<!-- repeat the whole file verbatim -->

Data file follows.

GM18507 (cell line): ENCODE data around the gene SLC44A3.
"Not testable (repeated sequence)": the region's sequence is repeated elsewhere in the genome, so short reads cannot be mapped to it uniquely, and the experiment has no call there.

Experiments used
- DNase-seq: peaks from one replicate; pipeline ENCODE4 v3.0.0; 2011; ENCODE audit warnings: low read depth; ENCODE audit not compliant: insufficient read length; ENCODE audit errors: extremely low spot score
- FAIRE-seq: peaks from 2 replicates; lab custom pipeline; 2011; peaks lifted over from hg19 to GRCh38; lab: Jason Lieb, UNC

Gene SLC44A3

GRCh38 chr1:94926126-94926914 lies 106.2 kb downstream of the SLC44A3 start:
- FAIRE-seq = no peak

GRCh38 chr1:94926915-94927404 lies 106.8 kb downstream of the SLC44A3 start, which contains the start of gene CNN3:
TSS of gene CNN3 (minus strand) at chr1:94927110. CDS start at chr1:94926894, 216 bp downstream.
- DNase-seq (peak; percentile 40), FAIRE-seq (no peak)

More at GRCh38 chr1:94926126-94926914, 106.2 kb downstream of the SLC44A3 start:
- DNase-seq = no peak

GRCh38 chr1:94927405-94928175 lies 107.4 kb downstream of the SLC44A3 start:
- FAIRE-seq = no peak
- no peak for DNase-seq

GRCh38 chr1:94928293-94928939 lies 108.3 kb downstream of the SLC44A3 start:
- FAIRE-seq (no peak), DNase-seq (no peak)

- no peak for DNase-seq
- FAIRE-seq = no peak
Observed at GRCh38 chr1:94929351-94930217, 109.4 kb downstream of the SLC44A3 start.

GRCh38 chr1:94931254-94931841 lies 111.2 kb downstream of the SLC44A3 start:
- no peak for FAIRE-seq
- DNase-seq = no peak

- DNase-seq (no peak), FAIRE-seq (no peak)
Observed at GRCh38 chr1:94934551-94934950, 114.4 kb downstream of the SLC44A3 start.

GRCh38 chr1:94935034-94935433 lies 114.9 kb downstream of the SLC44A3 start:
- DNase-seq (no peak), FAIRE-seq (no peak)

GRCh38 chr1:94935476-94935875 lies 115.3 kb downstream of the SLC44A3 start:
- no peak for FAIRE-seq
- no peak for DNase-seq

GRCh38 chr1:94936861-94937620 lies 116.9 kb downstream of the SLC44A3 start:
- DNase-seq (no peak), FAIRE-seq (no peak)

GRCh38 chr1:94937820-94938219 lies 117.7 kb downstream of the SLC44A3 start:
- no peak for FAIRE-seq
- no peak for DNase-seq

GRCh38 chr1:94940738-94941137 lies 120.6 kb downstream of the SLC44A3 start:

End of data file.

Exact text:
GM18507 (cell line): ENCODE data around the gene SLC44A3.
"Not testable (repeated sequence)": the region's sequence is repeated elsewhere in the genome, so short reads cannot be mapped to it uniquely, and the experiment has no call there.

Experiments used
- DNase-seq: peaks from one replicate; pipeline ENCODE4 v3.0.0; 2011; ENCODE audit warnings: low read depth; ENCODE audit not compliant: insufficient read length; ENCODE audit errors: extremely low spot score
- FAIRE-seq: peaks from 2 replicates; lab custom pipeline; 2011; peaks lifted over from hg19 to GRCh38; lab: Jason Lieb, UNC

Gene SLC44A3

GRCh38 chr1:94926126-94926914 lies 106.2 kb downstream of the SLC44A3 start:
- FAIRE-seq = no peak

GRCh38 chr1:94926915-94927404 lies 106.8 kb downstream of the SLC44A3 start, which contains the start of gene CNN3:
TSS of gene CNN3 (minus strand) at chr1:94927110. CDS start at chr1:94926894, 216 bp downstream.
- DNase-seq (peak; percentile 40), FAIRE-seq (no peak)

More at GRCh38 chr1:94926126-94926914, 106.2 kb downstream of the SLC44A3 start:
- DNase-seq = no peak

GRCh38 chr1:94927405-94928175 lies 107.4 kb downstream of the SLC44A3 start:
- FAIRE-seq = no peak
- no peak for DNase-seq

GRCh38 chr1:94928293-94928939 lies 108.3 kb downstream of the SLC44A3 start:
- FAIRE-seq (no peak), DNase-seq (no peak)

- no peak for DNase-seq
- FAIRE-seq = no peak
Observed at GRCh38 chr1:94929351-94930217, 109.4 kb downstream of the SLC44A3 start.

GRCh38 chr1:94931254-94931841 lies 111.2 kb downstream of the SLC44A3 start:
- no peak for FAIRE-seq
- DNase-seq = no peak

- DNase-seq (no peak), FAIRE-seq (no peak)
Observed at GRCh38 chr1:94934551-94934950, 114.4 kb downstream of the SLC44A3 start.

GRCh38 chr1:94935034-94935433 lies 114.9 kb downstream of the SLC44A3 start:
- DNase-seq (no peak), FAIRE-seq (no peak)

GRCh38 chr1:94935476-94935875 lies 115.3 kb downstream of the SLC44A3 start:
- no peak for FAIRE-seq
- no peak for DNase-seq

GRCh38 chr1:94936861-94937620 lies 116.9 kb downstream of the SLC44A3 start:
- DNase-seq (no peak), FAIRE-seq (no peak)

GRCh38 chr1:94937820-94938219 lies 117.7 kb downstream of the SLC44A3 start:
- no peak for FAIRE-seq
- no peak for DNase-seq

GRCh38 chr1:94940738-94941137 lies 120.6 kb downstream of the SLC44A3 start: